Of the ape species, only gorillas subsist on a largely leafy diet. This means that food must be more thoroughly processed in the gorilla gut than is the case for chimpanzees and humans so that gorillas will be able to obtain more nutrients from their vegetation diet. Chimpanzees eat very few leafy vegetables, and then mostly when they eat meat. Their primary source of nutrients is from fruits and nuts, with about 10% from meat, eggs, insects, etc. This would also have been the case for the earliest humans. This high-energy diet means that both chimpanzees and humans are able to be much more energetic and social than is possible for gorillas on their low-energy diet of leafy vegetation.

Almonds are a very good source of calcium. There are about 140 mg of calcium in two ounces of shelled almonds. The total calcium obtained from the Sample Menu shown at the end of this essay is about 770 mg, with almost 500 mg from fruits, vegetables, nuts, and eggs. The average intake among a variety of populations throughout the world is 500 - 700 mg of calcium. It is evident from analysis of chimpanzee diets and those of humans living in tropical zones that larger doses of calcium are not necessary in the diet as long as one has adequate levels of vitamin D. Vitamin D is more critical than calcium.

Lycopene, a potent anti-oxidant protecting against prostate cancer, is found in tomatoes. The lycopene is more readily released when the tomatoes are cooked, as in canned salsa. Recent research has found that eating fruit provides protection from lung damage, particularly for chronic bronchitis and emphysema. The multiple benefits of fruits and vegetables are so readily apparent that their position at the base of the food pyramid should be obvious. You might wonder why grains with their more problematic benefits are given this pride of place in the standard food pyramid. Of course, the reason is obvious when you realize that the USDA was established to help the agricultural industry. The USDA “My Pyramid”, as opposed to the Premier Nutrition Pyramid, is constructed to support the further health of Big Agriculture rather than the health of the US population.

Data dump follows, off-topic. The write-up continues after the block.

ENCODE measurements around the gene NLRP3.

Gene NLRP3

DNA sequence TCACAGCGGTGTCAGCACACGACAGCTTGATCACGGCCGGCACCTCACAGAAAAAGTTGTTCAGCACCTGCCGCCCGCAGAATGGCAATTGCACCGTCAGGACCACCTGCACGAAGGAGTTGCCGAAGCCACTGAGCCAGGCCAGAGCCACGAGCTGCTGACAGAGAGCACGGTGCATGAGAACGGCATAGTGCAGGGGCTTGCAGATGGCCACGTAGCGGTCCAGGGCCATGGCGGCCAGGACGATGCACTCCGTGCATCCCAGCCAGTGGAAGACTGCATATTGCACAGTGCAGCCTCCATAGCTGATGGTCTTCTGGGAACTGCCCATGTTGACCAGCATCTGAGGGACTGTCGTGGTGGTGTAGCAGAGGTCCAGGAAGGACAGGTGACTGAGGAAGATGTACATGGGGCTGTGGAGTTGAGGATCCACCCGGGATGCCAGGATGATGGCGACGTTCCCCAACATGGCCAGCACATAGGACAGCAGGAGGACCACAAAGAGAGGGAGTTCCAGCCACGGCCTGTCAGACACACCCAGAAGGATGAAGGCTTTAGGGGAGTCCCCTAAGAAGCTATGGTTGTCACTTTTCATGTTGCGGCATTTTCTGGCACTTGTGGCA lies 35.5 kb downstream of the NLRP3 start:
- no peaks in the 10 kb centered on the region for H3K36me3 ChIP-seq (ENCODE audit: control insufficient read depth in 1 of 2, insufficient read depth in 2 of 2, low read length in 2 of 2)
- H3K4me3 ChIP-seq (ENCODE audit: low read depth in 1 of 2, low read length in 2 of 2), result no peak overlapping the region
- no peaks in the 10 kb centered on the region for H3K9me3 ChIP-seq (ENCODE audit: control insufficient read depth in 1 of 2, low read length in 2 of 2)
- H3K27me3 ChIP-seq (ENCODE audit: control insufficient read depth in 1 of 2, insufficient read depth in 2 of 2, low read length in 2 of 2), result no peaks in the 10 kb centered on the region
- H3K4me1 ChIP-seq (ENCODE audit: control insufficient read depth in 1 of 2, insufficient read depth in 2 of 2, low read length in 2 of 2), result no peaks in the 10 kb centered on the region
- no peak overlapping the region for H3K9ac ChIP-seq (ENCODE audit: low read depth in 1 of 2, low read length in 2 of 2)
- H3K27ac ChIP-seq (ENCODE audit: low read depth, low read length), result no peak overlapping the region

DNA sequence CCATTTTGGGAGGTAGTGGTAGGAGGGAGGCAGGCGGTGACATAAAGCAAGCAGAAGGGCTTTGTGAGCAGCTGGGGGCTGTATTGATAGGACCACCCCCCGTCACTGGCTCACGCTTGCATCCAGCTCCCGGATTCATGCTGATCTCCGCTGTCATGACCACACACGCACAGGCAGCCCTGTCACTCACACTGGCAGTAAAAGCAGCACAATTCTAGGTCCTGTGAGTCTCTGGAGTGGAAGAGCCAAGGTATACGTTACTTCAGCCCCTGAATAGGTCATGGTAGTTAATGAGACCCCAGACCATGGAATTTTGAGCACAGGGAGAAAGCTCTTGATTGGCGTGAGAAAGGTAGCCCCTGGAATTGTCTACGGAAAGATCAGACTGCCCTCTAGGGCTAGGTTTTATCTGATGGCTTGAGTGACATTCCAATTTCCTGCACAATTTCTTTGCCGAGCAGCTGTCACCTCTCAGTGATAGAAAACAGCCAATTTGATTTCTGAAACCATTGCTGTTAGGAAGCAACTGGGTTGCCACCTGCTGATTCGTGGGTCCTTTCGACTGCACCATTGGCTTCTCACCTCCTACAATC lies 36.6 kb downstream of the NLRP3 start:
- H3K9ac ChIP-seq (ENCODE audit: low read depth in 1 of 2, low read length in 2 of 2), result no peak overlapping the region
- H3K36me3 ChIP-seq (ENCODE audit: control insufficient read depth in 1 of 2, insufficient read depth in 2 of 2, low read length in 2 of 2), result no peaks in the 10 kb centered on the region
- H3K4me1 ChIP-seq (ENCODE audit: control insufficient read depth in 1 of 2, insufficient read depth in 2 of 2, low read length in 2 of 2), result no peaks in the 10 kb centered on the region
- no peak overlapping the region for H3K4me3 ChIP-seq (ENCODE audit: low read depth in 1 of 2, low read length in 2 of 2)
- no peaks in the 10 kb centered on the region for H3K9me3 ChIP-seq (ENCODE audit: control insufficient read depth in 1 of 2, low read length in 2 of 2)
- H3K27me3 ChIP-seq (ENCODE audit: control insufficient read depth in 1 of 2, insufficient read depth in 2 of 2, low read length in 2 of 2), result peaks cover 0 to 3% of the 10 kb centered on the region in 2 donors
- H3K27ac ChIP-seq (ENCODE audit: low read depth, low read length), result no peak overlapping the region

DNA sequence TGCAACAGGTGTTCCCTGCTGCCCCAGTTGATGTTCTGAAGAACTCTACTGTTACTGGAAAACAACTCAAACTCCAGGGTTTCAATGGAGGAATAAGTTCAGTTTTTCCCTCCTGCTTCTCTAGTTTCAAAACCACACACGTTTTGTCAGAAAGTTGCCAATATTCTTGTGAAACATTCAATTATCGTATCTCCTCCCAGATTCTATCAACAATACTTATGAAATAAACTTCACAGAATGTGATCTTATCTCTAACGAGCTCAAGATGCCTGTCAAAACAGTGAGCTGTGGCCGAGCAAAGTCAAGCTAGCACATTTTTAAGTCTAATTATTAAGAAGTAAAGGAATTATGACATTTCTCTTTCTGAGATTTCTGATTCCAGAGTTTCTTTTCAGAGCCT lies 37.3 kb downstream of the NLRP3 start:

Premier Nutrition is that which is first and foremost in providing for the health and well-being of the human population. Humans adapted to this diet over tens of thousands of years. The current diet eaten by most industrialized populations is one that developed out of scarcity and the need to feed large numbers of people economically. Grains, while filling, are a poor substitute for the nutrients found in fruits, vegetables, nuts, eggs, fish, shell-fish, and lean meats. The lactose in dairy foods can be easily processed by only a fraction of the human population. Eliminating grains and dairy products provides room in the diet for more of the foods that keep us in peak health.

For those with little time or interest in cooking, Premier Nutrition is the perfect diet since food is eaten as fresh as possible and involves little preparation. The following Sample Menu gives an example for one day of Premier Nutrition. To determine how your current diet stacks up to the Premier Nutrition plan, fill in the Worksheet: Premier Nutrition Pyramid below.